No, You Don’t Need a Face Mask for Your Dog
It might seem like a good idea—we get it!—but vets say you should take other precautions to keep your dog safe from the coronavirus.
We all want to protect our pets from everything dangerous in this world—they're our kids after all—so it's no surprise people are looking to equip their dogs with face masks to shield them from COVID-19.
That urge definitely makes sense on its, er, face. We all (hopefully) wear masks these days, so shouldn't our pets? And some companies, like this one in Texas and this one in New York, have started selling face masks for dogs. The New York company, Pet Masks, claims its sales have jumped 500 percent during the pandemic.
But while we applaud pet parents' instincts to keep their pets safe, masks do not belong on pets. It's more likely that putting a mask on your dog will do more harm than good. And it's not just us talking. The U.S. U.S. Centers for Disease Control and Prevention and veterinarians such as those at the University of Illinois advise against it.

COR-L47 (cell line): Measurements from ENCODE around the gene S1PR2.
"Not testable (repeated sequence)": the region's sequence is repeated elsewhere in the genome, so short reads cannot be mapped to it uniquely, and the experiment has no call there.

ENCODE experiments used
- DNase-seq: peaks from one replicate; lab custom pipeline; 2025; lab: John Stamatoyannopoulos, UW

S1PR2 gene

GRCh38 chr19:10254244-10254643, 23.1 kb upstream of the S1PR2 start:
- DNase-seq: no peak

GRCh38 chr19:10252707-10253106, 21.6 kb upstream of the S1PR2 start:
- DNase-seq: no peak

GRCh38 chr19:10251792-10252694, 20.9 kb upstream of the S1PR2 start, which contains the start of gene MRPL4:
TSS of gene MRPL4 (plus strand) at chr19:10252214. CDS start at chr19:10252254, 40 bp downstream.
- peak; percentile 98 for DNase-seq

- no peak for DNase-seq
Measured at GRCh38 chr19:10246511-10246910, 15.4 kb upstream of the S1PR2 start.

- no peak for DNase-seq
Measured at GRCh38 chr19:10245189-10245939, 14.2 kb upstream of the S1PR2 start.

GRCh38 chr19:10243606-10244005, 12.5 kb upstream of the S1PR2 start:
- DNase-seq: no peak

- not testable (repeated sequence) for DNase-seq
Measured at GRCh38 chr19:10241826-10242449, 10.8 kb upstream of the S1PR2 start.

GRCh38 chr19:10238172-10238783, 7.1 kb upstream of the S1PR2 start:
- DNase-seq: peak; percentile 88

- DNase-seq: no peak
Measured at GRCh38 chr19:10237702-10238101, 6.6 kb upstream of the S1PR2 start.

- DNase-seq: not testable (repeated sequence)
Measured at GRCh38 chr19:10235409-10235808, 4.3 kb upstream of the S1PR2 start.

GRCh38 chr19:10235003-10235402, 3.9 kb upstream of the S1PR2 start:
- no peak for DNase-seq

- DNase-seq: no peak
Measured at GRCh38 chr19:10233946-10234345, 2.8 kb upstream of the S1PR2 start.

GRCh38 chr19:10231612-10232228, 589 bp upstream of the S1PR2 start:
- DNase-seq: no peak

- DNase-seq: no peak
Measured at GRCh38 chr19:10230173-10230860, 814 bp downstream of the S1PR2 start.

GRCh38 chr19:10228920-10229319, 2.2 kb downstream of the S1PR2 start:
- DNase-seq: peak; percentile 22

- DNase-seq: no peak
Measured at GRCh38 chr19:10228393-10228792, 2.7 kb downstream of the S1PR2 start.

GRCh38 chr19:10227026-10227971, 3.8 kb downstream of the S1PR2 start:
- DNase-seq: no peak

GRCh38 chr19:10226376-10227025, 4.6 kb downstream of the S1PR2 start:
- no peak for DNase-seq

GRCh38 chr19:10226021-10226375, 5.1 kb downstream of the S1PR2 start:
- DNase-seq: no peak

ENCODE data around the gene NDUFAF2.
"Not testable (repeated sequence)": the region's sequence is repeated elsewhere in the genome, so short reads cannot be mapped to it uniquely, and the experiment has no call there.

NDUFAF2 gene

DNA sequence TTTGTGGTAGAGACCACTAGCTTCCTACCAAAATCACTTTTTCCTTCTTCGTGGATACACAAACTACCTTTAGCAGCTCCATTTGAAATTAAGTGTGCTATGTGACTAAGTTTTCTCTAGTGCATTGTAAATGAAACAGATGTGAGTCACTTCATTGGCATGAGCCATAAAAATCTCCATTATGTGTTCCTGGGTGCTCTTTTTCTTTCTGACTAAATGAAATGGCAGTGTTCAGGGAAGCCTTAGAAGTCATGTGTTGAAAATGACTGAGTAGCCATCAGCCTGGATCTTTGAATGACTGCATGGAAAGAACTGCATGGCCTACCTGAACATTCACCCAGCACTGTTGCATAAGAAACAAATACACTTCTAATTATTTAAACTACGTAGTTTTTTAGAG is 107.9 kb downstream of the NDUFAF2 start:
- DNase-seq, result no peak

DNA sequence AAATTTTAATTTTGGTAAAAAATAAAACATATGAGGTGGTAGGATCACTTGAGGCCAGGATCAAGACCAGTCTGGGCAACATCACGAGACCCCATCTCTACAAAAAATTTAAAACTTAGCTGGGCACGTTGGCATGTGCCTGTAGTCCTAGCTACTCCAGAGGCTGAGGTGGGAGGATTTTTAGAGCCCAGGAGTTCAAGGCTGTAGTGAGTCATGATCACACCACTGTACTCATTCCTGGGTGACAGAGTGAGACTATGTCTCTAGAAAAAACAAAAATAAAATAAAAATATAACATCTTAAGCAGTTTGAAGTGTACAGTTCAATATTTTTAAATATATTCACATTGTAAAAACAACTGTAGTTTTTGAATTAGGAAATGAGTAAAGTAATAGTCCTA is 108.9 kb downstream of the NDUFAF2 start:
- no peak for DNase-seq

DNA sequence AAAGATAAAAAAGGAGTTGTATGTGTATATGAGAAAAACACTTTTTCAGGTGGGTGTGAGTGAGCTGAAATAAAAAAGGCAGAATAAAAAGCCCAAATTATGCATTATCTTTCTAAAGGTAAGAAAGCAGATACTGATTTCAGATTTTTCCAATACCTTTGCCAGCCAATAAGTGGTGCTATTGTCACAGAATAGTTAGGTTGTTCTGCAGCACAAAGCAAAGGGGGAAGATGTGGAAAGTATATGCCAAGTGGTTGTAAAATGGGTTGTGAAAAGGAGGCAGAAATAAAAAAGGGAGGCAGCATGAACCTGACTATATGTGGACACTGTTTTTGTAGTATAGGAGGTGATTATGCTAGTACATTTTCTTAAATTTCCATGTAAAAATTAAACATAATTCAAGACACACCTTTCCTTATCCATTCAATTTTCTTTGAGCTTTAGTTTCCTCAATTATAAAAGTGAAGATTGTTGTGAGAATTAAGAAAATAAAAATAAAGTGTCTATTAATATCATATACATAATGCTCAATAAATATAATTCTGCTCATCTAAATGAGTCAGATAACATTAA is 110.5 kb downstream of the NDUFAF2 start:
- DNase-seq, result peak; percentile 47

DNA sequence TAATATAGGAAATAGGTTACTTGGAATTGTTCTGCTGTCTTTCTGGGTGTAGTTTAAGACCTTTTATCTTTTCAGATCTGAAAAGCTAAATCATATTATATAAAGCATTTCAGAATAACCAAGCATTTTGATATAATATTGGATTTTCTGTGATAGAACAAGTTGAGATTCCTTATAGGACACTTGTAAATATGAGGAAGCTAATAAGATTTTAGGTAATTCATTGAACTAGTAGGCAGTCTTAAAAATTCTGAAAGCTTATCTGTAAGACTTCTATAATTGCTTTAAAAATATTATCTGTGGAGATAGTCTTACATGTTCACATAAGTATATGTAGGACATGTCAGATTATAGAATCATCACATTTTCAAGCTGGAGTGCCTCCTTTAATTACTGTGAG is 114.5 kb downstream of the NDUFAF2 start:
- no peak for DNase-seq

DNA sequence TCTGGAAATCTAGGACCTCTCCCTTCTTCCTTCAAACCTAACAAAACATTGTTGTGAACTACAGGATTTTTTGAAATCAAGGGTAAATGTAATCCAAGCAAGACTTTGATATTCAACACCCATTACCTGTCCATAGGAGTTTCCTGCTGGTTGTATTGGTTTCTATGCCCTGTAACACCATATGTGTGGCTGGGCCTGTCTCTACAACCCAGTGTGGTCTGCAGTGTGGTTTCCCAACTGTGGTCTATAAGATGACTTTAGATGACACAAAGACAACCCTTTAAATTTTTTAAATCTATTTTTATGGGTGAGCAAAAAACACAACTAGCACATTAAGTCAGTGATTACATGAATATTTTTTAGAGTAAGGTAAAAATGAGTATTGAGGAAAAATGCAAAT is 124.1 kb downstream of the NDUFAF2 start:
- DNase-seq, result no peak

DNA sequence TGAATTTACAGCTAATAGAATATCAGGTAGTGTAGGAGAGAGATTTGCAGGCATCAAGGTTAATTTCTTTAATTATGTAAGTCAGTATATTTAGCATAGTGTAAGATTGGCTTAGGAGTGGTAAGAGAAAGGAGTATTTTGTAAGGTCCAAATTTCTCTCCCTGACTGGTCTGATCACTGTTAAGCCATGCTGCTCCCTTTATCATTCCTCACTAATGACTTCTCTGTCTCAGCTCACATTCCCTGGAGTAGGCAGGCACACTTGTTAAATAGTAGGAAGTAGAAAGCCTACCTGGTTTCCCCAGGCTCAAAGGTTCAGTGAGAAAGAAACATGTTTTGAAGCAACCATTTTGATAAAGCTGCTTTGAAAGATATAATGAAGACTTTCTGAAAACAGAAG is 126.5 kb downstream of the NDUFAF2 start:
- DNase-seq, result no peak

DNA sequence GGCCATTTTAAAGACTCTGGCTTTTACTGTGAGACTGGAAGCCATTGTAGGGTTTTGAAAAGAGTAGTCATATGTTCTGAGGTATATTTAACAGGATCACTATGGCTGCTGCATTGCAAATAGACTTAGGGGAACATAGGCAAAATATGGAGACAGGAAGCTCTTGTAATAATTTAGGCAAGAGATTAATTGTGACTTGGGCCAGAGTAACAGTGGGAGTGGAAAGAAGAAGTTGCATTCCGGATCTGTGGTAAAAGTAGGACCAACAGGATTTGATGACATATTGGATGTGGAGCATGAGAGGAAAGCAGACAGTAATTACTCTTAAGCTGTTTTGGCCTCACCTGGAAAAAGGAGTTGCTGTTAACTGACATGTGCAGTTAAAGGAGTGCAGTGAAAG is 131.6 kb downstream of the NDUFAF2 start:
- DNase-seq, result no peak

"Not only is evidence lacking to support the necessity of masking a dog, [but] masks pose as a choking hazard to many dogs apt to eating foreign things and could pose a danger to them," says Alicen Tracey, DVM and member of the Daily Paws Advisory Board.
Tracey goes on to say that wearing a mask could prevent your dog from breathing property or keep them from regulating their temperature—remember, dogs pant to cool off. Brachycephalic breeds, the ones with flat faces like bulldogs and pugs, are already prone to breathing problems, and a mask could make it worse, she says.
Also our more chew-happy pups might just eat the dang thing. And we pet owners know that's not gonna be fun for anybody.
Luckily, there are other things you can do to protect your dog from the coronavirus. Namely, the CDC recommends you and your dog stay away from other people. If you think you're sick with COVID-19, stay away from your pet to make sure they don't catch it, even though those instances are rare.
And remember, there are no known cases of dogs or cats spreading the virus to people, vets at the University of Illinois say. If you contract the virus, it's probably from contact with another human. Thankfully, we have a good idea on how to reduce the chances of that happening.